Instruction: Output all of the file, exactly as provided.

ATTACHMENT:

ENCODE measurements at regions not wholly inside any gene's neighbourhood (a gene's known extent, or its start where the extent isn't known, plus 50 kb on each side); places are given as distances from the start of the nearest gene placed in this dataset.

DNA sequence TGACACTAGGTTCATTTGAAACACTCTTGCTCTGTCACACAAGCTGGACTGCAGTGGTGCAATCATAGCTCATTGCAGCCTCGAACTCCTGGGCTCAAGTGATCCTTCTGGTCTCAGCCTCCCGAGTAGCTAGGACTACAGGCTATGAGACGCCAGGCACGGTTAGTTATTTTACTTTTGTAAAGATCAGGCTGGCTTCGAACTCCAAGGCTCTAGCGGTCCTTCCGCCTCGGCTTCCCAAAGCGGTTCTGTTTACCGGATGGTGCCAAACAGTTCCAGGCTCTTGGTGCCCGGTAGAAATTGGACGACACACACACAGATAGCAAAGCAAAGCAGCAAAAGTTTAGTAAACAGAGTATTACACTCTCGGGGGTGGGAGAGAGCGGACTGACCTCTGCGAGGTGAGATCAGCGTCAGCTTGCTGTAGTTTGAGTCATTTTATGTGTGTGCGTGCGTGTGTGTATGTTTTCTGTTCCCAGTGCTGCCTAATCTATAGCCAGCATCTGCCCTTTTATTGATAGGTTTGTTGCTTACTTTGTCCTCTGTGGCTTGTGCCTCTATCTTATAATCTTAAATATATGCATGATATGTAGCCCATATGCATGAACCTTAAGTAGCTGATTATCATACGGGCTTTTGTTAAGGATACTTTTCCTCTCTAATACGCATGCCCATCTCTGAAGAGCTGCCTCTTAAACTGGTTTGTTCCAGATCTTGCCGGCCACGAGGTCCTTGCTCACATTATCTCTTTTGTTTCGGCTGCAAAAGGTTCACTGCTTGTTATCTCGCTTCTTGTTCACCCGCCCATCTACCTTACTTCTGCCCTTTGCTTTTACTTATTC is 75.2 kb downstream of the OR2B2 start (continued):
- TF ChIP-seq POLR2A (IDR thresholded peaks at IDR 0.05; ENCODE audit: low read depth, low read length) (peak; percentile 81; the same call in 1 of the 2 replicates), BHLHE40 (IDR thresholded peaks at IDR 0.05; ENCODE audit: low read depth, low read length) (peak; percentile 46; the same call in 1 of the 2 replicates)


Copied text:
ENCODE measurements at regions not wholly inside any gene's neighbourhood (a gene's known extent, or its start where the extent isn't known, plus 50 kb on each side); places are given as distances from the start of the nearest gene placed in this dataset.

DNA sequence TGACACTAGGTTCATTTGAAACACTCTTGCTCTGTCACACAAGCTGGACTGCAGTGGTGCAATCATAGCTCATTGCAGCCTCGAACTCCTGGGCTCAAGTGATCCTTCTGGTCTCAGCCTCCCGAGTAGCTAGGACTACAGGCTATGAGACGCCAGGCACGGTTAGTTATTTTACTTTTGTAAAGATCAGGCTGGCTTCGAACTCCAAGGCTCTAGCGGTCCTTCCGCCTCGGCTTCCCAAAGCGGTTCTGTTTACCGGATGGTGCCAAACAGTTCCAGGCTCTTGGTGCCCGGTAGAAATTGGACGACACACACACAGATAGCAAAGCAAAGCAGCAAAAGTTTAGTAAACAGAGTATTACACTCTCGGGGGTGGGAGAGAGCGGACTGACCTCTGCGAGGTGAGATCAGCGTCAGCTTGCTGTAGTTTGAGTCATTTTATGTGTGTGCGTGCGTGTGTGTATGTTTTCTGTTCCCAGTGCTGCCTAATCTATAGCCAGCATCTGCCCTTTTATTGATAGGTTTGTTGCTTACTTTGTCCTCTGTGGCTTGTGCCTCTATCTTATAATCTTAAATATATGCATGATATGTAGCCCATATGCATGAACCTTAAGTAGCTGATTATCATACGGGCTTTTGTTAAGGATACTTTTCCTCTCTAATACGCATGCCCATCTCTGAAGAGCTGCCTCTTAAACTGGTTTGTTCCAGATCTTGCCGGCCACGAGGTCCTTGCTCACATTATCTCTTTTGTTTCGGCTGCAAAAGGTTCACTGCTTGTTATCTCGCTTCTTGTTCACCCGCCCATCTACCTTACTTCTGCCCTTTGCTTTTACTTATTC is 75.2 kb downstream of the OR2B2 start (continued):
- TF ChIP-seq POLR2A (IDR thresholded peaks at IDR 0.05; ENCODE audit: low read depth, low read length) (peak; percentile 81; the same call in 1 of the 2 replicates), BHLHE40 (IDR thresholded peaks at IDR 0.05; ENCODE audit: low read depth, low read length) (peak; percentile 46; the same call in 1 of the 2 replicates)